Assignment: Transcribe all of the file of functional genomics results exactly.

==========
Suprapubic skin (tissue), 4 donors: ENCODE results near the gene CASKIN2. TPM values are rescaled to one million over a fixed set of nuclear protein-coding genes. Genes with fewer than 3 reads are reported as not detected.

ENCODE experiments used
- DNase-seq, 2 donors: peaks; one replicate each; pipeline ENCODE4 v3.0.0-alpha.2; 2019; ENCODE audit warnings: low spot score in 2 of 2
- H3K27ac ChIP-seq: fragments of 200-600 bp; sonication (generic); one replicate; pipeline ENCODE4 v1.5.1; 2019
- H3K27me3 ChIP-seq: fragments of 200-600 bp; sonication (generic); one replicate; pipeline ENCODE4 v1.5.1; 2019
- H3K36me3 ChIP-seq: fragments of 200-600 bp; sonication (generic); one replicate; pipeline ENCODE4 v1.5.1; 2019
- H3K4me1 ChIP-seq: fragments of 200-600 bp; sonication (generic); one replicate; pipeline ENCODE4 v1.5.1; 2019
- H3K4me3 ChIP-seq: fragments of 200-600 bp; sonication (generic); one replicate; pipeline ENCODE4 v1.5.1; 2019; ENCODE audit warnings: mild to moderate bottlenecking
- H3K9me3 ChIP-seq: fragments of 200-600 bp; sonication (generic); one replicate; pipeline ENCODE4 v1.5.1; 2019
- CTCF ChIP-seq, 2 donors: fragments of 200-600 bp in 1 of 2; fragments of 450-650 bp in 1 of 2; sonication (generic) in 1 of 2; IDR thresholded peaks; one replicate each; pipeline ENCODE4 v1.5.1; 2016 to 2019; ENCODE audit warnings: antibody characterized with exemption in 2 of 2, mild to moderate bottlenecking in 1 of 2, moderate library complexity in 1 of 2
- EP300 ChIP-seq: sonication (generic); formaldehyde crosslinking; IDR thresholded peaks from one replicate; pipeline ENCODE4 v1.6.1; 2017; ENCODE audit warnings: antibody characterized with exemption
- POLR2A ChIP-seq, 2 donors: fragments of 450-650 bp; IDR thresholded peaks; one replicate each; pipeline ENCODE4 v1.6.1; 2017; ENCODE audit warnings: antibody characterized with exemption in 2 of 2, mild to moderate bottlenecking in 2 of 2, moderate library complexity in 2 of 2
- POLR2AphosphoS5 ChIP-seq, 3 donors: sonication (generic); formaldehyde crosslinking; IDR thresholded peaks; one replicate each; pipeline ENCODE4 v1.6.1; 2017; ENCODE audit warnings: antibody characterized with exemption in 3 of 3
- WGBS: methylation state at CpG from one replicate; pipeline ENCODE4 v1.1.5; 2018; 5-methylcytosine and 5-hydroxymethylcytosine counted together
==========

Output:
Suprapubic skin (tissue), 4 donors: ENCODE results near the gene CASKIN2. TPM values are rescaled to one million over a fixed set of nuclear protein-coding genes. Genes with fewer than 3 reads are reported as not detected.

ENCODE experiments used
- DNase-seq, 2 donors: peaks; one replicate each; pipeline ENCODE4 v3.0.0-alpha.2; 2019; ENCODE audit warnings: low spot score in 2 of 2
- H3K27ac ChIP-seq: fragments of 200-600 bp; sonication (generic); one replicate; pipeline ENCODE4 v1.5.1; 2019
- H3K27me3 ChIP-seq: fragments of 200-600 bp; sonication (generic); one replicate; pipeline ENCODE4 v1.5.1; 2019
- H3K36me3 ChIP-seq: fragments of 200-600 bp; sonication (generic); one replicate; pipeline ENCODE4 v1.5.1; 2019
- H3K4me1 ChIP-seq: fragments of 200-600 bp; sonication (generic); one replicate; pipeline ENCODE4 v1.5.1; 2019
- H3K4me3 ChIP-seq: fragments of 200-600 bp; sonication (generic); one replicate; pipeline ENCODE4 v1.5.1; 2019; ENCODE audit warnings: mild to moderate bottlenecking
- H3K9me3 ChIP-seq: fragments of 200-600 bp; sonication (generic); one replicate; pipeline ENCODE4 v1.5.1; 2019
- CTCF ChIP-seq, 2 donors: fragments of 200-600 bp in 1 of 2; fragments of 450-650 bp in 1 of 2; sonication (generic) in 1 of 2; IDR thresholded peaks; one replicate each; pipeline ENCODE4 v1.5.1; 2016 to 2019; ENCODE audit warnings: antibody characterized with exemption in 2 of 2, mild to moderate bottlenecking in 1 of 2, moderate library complexity in 1 of 2
- EP300 ChIP-seq: sonication (generic); formaldehyde crosslinking; IDR thresholded peaks from one replicate; pipeline ENCODE4 v1.6.1; 2017; ENCODE audit warnings: antibody characterized with exemption
- POLR2A ChIP-seq, 2 donors: fragments of 450-650 bp; IDR thresholded peaks; one replicate each; pipeline ENCODE4 v1.6.1; 2017; ENCODE audit warnings: antibody characterized with exemption in 2 of 2, mild to moderate bottlenecking in 2 of 2, moderate library complexity in 2 of 2
- POLR2AphosphoS5 ChIP-seq, 3 donors: sonication (generic); formaldehyde crosslinking; IDR thresholded peaks; one replicate each; pipeline ENCODE4 v1.6.1; 2017; ENCODE audit warnings: antibody characterized with exemption in 3 of 3
- WGBS: methylation state at CpG from one replicate; pipeline ENCODE4 v1.1.5; 2018; 5-methylcytosine and 5-hydroxymethylcytosine counted together